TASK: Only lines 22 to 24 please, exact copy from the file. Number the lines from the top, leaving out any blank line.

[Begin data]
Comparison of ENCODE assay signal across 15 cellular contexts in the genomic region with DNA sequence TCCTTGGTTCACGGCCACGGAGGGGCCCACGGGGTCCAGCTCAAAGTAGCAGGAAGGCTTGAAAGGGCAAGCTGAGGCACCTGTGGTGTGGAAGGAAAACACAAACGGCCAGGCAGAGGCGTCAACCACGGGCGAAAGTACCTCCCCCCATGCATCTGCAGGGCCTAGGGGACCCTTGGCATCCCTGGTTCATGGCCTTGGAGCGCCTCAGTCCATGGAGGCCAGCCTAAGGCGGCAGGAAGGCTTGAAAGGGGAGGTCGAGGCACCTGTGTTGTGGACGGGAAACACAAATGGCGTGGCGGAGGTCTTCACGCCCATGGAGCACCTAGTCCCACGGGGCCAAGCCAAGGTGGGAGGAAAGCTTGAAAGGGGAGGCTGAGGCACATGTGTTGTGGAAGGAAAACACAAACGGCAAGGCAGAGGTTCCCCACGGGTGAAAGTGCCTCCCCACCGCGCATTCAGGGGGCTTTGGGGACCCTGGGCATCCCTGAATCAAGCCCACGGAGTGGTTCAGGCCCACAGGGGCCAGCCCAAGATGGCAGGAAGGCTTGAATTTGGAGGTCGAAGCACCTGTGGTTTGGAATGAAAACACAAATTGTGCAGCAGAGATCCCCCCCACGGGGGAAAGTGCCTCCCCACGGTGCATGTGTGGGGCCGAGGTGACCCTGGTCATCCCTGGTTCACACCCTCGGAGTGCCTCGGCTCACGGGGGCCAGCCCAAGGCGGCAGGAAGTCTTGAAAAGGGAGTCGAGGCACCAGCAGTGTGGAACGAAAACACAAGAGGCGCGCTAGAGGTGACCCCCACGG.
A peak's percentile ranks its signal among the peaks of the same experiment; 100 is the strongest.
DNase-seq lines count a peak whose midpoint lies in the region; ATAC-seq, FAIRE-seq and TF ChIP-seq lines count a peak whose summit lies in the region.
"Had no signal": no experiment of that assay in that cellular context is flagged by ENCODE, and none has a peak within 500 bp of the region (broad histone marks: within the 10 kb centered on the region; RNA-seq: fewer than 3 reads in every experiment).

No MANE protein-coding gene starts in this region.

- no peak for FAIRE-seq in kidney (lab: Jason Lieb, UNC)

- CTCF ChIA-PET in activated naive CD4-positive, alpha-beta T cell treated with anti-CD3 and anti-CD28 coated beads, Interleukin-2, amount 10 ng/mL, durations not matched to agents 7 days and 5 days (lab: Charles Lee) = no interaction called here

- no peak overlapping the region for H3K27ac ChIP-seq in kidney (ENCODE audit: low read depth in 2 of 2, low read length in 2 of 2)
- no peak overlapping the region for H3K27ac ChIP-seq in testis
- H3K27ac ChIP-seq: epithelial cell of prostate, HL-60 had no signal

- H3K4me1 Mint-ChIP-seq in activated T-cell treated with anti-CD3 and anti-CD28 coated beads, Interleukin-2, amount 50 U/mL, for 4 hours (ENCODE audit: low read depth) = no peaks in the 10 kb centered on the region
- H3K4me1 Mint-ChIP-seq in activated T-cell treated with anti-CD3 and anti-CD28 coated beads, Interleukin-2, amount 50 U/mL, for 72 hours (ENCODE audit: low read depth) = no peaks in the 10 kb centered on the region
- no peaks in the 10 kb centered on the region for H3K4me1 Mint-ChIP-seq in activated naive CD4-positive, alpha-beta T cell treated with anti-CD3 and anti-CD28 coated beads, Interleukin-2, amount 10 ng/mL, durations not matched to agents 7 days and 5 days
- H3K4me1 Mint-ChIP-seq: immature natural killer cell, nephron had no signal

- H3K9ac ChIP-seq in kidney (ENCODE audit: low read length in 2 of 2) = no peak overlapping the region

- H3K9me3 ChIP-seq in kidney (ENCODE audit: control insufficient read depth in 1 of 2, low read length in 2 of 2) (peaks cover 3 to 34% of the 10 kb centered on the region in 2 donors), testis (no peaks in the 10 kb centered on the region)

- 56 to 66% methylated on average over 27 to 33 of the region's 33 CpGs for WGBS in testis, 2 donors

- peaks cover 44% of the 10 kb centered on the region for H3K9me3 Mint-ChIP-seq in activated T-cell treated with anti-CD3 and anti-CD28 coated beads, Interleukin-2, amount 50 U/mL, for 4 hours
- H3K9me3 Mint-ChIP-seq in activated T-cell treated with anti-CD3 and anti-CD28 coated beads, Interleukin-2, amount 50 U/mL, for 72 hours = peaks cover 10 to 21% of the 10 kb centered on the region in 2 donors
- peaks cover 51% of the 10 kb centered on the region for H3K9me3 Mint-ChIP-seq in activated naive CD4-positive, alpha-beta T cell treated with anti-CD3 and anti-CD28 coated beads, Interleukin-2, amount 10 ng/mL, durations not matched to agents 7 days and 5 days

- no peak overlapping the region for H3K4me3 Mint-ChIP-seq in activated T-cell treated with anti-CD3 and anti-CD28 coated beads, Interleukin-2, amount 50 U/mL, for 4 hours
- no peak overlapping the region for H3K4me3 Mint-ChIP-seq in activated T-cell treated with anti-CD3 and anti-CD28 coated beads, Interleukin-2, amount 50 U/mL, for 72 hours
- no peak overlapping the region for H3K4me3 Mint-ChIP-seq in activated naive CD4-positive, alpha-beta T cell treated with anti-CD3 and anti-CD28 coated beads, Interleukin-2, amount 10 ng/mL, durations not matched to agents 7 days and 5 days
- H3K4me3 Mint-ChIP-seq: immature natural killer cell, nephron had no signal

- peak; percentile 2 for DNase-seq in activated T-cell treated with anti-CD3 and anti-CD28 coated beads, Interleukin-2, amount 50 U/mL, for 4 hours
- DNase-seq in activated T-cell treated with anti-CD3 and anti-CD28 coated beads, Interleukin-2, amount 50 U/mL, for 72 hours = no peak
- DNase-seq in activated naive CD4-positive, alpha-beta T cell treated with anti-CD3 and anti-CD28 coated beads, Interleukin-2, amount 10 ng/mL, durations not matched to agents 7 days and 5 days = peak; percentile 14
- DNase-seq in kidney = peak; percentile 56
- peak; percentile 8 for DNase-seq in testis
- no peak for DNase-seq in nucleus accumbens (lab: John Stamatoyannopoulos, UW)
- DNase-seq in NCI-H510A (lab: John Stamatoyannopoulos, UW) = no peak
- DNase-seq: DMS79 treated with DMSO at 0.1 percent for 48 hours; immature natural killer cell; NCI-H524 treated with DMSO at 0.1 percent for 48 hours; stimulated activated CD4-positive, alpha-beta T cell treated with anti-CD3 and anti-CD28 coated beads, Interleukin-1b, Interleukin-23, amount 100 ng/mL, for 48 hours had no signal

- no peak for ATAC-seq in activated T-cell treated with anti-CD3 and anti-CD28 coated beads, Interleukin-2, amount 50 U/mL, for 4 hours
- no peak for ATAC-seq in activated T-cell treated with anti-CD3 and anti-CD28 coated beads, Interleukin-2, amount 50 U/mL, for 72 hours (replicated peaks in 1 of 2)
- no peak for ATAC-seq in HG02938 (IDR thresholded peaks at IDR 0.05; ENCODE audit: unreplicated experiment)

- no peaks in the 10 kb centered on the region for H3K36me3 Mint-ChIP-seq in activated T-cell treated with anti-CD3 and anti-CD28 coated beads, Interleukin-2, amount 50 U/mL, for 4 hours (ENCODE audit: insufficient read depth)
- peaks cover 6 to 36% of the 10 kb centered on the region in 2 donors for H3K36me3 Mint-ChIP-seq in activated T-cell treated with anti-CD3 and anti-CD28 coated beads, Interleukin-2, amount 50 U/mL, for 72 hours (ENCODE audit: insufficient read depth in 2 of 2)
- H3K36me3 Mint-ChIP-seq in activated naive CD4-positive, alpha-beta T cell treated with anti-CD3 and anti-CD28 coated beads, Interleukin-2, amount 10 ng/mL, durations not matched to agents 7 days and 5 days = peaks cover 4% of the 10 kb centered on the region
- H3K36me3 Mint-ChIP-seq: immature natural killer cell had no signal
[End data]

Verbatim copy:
- no peak overlapping the region for H3K4me3 Mint-ChIP-seq in activated T-cell treated with anti-CD3 and anti-CD28 coated beads, Interleukin-2, amount 50 U/mL, for 72 hours
- no peak overlapping the region for H3K4me3 Mint-ChIP-seq in activated naive CD4-positive, alpha-beta T cell treated with anti-CD3 and anti-CD28 coated beads, Interleukin-2, amount 10 ng/mL, durations not matched to agents 7 days and 5 days
- H3K4me3 Mint-ChIP-seq: immature natural killer cell, nephron had no signal